Questions and Answers

Have a travel related question? Post it here, and I’ll do my best to answer it as quickly as possible.

While anyone can comment on regular blog post, registration is required in order to post a question in this space. Creating your account is free, and you'll be able to see when your question is answered, as well as like comments from other users. And of course, you'll earn status points for offering helpful answers!

This space is intended to be more of a community as well, so please jump in and share tips!

Filter by:

Global Entry Conditional Approval

Can you help?

Chase BA 10% Discount – Credit to AAdvantage?


Daily Emails?


QR Lounge access transiting Doha from First to Business


Site Feedback

Hot topic, get involved

Transiting LHR on a BA First Class/Club Europe Ticket




How do I deal w extra seat reservation?


Password Change




Ask a Question

Everyone can read and comment, but you must login to post a new comment.

Answers (4)

Korean Air and Turbulence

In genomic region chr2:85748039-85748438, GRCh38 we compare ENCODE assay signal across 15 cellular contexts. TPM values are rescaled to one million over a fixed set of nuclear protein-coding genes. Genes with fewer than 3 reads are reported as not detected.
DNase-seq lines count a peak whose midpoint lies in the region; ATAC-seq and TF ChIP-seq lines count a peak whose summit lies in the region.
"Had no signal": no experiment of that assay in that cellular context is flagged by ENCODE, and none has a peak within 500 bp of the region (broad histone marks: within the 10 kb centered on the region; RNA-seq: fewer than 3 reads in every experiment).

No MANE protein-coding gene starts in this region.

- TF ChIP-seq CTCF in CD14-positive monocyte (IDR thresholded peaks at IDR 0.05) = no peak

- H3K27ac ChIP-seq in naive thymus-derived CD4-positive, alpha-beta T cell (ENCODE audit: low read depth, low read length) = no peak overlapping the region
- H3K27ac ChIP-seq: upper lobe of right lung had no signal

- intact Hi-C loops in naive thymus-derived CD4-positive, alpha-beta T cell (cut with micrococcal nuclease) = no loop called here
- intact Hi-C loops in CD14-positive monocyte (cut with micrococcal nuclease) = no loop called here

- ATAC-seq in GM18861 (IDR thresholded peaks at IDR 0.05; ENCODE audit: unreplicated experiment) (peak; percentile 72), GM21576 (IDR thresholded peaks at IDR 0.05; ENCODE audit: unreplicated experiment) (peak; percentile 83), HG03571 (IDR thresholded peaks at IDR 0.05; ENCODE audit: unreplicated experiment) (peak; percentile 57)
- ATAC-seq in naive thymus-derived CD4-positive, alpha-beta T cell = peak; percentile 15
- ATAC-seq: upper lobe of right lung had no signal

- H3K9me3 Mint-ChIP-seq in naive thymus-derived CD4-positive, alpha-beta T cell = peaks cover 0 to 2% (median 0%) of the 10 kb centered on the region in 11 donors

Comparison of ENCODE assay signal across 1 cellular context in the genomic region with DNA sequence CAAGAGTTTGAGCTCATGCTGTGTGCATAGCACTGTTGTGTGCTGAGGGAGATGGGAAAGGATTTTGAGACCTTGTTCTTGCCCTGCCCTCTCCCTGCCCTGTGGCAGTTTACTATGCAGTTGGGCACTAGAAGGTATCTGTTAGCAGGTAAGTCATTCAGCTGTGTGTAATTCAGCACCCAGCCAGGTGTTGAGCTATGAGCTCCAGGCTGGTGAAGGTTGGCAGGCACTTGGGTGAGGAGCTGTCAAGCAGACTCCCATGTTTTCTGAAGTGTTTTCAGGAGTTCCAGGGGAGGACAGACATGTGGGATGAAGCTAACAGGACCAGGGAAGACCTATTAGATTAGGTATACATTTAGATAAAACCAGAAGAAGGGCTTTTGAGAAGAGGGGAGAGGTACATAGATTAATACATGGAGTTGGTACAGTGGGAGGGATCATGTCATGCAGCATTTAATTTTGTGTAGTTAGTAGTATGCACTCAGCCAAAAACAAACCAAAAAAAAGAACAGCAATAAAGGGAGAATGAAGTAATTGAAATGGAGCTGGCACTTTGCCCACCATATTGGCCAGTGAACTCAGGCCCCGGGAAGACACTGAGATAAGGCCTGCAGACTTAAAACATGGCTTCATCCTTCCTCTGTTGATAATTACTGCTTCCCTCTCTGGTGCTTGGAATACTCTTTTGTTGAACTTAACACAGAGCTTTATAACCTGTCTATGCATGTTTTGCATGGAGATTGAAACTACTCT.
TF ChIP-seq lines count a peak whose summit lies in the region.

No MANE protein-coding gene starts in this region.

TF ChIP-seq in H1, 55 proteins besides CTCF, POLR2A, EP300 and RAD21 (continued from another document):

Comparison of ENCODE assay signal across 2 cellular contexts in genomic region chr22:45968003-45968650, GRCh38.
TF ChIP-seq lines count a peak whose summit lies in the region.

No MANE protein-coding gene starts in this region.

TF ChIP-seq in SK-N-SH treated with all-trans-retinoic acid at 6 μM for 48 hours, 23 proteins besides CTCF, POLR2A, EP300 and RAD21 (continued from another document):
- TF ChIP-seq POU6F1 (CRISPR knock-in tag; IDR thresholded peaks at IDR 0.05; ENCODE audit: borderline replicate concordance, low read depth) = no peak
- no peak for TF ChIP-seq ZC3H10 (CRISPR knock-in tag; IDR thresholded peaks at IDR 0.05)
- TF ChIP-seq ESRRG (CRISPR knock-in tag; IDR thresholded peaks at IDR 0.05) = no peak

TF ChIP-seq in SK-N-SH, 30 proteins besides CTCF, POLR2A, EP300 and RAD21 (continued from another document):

Korean Air and Turbulence

  1. Woodrow

    I remember quite sometime ago someone had posed a question about the flight path of KE planes from SFO to ICN, and how their route seems to always be more turbulent than others. I was talking with an HA pilot friend about our frequent trips to Korea and he mentioned “have fun flying the Korean carriers, because they don’t know how to vector”. He then sent me the attached image, with a KE plane flying in purple and red weather. I’m fairly new to aviation and certainly don’t know how to read radar, but…

    Is this bad?

  2. Woodrow


  3. Andy 11235

    When it comes to turbulence, what’s important to remember is that the plane can handle far more than is comfortable for passengers. The various cases you hear about where planes divert because of turbulence is where passengers or crew get injured (eg, didn’t have seat belt on) and have nothing to do with any actual danger or damage to the plane. So “bad” isn’t really a good word. Is it safe? Almost certainly yes. Pilots are humans too and will not actively put their flight in danger. Bumpy? Yes. It’s a matter of competing priorities — vectoring takes longer, potentially burning more fuel in order to gain a smoother flight.

  4. Woodrow

    You’re correct. Bad was a “bad” word choice. I understand commercial pilots vector for the sake of me not spilling my drink in J class. So ultimately it probably comes down to company policy?

Sign in to help answer questions.